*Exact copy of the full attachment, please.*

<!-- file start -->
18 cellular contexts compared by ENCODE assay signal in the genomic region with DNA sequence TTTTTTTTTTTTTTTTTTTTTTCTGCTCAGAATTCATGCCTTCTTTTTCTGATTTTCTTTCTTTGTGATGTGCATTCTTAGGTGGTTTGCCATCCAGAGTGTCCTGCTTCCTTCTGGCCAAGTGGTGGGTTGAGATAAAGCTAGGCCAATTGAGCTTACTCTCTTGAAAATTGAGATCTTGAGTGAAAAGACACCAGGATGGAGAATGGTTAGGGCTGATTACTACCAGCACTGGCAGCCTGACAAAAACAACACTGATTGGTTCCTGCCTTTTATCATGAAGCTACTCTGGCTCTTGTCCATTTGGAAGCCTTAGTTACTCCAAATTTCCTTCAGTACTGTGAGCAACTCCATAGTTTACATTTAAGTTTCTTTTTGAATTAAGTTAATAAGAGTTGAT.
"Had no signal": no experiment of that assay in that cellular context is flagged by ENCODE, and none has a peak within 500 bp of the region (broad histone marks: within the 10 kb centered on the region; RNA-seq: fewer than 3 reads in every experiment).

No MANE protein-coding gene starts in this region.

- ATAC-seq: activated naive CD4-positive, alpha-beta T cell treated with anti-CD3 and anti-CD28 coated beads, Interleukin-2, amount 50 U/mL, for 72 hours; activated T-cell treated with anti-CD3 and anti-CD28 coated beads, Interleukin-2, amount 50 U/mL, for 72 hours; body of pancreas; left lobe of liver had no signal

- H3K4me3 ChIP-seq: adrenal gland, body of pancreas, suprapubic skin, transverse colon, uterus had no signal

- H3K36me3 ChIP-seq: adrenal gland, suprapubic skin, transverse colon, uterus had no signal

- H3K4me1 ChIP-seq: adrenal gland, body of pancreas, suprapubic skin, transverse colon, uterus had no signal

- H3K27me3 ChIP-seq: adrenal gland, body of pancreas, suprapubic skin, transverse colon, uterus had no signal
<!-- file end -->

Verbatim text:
18 cellular contexts compared by ENCODE assay signal in the genomic region with DNA sequence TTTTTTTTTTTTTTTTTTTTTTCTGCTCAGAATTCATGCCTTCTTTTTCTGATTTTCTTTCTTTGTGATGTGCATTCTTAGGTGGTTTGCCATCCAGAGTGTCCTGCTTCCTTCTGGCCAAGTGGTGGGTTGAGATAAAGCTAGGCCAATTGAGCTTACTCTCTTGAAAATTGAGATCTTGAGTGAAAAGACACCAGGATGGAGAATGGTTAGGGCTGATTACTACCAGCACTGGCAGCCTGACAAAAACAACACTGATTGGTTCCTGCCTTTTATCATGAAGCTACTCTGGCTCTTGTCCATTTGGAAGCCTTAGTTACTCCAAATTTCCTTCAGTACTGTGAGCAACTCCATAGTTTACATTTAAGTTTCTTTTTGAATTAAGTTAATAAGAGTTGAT.
"Had no signal": no experiment of that assay in that cellular context is flagged by ENCODE, and none has a peak within 500 bp of the region (broad histone marks: within the 10 kb centered on the region; RNA-seq: fewer than 3 reads in every experiment).

No MANE protein-coding gene starts in this region.

- ATAC-seq: activated naive CD4-positive, alpha-beta T cell treated with anti-CD3 and anti-CD28 coated beads, Interleukin-2, amount 50 U/mL, for 72 hours; activated T-cell treated with anti-CD3 and anti-CD28 coated beads, Interleukin-2, amount 50 U/mL, for 72 hours; body of pancreas; left lobe of liver had no signal

- H3K4me3 ChIP-seq: adrenal gland, body of pancreas, suprapubic skin, transverse colon, uterus had no signal

- H3K36me3 ChIP-seq: adrenal gland, suprapubic skin, transverse colon, uterus had no signal

- H3K4me1 ChIP-seq: adrenal gland, body of pancreas, suprapubic skin, transverse colon, uterus had no signal

- H3K27me3 ChIP-seq: adrenal gland, body of pancreas, suprapubic skin, transverse colon, uterus had no signal